Checkers has been around for more than 400 years, has been enjoyed by billions of players and has taught generations of young children the joy of strategy.
And now it’s all over. This July, Jonathan Schaeffer, a computer scientist at the University of Alberta in Canada, announced that after running a computer program almost nonstop for 18 years, he had calculated the result of every possible endgame that could be played, all 39 trillion of them. He also revealed a sober fact about the game: checkers is a draw. As with tic-tac-toe, if both players never make a mistake, every match will end in a deadlock.
One upshot is that Schaeffer now possesses software that can play unbeatable checkers. Indeed, go to his Web site and you can play online yourself, providing you’re prepared to lose again and again and again — or maybe, just maybe, fight to a draw, assuming you, too, play with the crystalline perfection of a silicon brain.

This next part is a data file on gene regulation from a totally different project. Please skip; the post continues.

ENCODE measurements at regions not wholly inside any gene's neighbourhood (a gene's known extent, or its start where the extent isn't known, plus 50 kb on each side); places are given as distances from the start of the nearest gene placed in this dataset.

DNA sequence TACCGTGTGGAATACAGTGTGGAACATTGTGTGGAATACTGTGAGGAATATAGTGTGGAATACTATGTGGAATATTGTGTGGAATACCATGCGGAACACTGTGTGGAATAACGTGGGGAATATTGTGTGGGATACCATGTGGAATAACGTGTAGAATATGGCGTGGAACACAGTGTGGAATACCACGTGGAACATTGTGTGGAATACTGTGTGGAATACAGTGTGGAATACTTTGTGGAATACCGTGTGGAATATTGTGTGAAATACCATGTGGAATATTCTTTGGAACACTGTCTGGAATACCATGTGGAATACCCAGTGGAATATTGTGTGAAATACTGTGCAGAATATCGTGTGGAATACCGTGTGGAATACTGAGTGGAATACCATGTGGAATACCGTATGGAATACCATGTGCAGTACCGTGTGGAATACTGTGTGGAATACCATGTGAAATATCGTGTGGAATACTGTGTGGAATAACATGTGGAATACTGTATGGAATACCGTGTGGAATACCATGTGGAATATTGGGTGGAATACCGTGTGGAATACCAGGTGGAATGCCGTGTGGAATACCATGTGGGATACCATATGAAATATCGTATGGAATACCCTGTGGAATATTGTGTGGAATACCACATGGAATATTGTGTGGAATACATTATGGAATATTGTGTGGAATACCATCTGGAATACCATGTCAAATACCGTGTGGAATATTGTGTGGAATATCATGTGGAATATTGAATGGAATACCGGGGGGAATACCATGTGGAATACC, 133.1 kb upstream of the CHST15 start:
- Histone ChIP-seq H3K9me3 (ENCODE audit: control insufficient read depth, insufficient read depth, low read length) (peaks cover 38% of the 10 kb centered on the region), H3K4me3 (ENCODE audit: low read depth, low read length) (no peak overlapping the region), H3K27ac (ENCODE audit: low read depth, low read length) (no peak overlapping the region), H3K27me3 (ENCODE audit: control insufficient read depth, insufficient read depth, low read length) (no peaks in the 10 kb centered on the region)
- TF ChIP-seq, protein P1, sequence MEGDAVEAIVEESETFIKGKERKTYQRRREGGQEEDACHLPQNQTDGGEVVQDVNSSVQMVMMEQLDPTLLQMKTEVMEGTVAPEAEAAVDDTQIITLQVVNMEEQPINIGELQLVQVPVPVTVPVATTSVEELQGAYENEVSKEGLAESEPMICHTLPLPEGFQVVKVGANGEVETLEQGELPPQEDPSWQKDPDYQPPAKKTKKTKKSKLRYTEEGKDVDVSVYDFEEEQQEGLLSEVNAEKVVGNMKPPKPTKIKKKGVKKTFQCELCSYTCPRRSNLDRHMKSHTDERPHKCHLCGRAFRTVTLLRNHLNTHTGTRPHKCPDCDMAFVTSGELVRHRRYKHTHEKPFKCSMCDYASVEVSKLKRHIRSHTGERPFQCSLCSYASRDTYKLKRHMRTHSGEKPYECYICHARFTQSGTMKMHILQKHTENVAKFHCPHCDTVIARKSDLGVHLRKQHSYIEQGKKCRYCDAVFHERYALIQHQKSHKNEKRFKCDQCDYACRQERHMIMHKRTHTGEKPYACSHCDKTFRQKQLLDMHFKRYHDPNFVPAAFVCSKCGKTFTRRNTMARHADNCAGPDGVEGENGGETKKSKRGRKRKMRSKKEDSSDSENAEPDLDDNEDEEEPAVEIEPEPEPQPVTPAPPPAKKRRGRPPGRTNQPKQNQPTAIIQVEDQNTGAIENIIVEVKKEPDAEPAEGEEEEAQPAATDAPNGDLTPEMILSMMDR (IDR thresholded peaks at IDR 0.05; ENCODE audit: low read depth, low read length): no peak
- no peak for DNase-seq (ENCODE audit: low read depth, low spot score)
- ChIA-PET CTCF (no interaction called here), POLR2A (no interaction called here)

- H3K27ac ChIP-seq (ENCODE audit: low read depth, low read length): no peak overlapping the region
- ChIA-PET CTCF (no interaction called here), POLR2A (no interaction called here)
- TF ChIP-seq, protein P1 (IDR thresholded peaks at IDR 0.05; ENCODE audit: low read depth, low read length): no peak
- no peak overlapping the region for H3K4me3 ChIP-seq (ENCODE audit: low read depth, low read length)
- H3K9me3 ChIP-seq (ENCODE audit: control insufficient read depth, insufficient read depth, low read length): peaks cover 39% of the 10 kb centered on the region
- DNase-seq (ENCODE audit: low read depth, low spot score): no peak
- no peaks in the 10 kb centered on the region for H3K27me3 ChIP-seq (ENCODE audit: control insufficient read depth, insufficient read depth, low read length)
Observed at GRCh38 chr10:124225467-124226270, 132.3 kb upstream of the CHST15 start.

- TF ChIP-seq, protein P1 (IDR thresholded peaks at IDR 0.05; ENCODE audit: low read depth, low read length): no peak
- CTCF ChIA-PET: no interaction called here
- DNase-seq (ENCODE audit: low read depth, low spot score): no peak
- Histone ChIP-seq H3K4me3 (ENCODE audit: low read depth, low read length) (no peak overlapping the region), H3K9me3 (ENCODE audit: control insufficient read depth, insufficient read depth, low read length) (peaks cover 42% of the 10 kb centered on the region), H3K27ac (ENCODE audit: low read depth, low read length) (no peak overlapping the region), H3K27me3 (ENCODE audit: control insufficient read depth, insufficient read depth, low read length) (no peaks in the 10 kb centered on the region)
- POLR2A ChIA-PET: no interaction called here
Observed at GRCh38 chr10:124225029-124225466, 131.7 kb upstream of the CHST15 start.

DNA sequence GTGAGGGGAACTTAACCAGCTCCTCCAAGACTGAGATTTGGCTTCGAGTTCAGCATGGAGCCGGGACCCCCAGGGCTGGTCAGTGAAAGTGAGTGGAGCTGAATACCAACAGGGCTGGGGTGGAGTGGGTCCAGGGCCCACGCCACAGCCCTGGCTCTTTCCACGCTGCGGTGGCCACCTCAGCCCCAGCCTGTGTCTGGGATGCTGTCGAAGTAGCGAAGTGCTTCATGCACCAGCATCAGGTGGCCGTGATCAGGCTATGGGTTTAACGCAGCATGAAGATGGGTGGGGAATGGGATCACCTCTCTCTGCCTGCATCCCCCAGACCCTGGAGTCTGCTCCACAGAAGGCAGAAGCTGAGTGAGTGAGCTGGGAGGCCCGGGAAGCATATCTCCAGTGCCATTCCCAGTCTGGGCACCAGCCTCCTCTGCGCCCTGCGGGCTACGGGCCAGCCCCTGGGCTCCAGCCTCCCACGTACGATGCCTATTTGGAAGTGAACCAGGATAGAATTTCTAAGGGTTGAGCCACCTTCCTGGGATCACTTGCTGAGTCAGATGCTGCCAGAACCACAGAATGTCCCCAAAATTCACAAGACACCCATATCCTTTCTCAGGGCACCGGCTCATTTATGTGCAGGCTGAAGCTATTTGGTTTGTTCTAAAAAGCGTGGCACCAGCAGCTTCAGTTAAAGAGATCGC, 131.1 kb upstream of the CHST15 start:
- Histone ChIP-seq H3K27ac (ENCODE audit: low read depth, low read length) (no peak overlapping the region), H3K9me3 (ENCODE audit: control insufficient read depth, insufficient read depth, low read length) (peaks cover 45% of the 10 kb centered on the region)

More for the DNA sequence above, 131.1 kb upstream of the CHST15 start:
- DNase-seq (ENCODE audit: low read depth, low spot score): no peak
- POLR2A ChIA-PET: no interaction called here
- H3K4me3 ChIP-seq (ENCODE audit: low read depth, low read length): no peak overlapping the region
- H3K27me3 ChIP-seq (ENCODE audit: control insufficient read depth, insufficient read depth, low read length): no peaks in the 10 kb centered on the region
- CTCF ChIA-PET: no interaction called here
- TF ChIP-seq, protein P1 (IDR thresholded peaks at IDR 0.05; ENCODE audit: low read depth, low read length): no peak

Schaeffer did not solve checkers by replicating human intuition or game-playing ability. Rather, he employed what’s known as a “brute force” attack. He programmed a cluster of computers to play out every possible position involving 10 or fewer pieces. At the peak of his labors, he had 200 computers working around the clock on the problem, both in Alberta and down in California. (The data requirements were so high that for a while in the early ’90s, more than 80 percent of the Internet traffic in western North America was checkers data being shipped between two research institutions.)
The brute-force method is slow, which is its big limit. Schaeffer says he suspects you couldn’t use it to solve chess, because that game — with between 1040 and 1050 possible arrangements of pieces — is far more complicated than checkers, which has 5 × 1020 positions. “Chess won’t be solved in my lifetime,” he predicts. “We need some new breakthrough in technology to do that.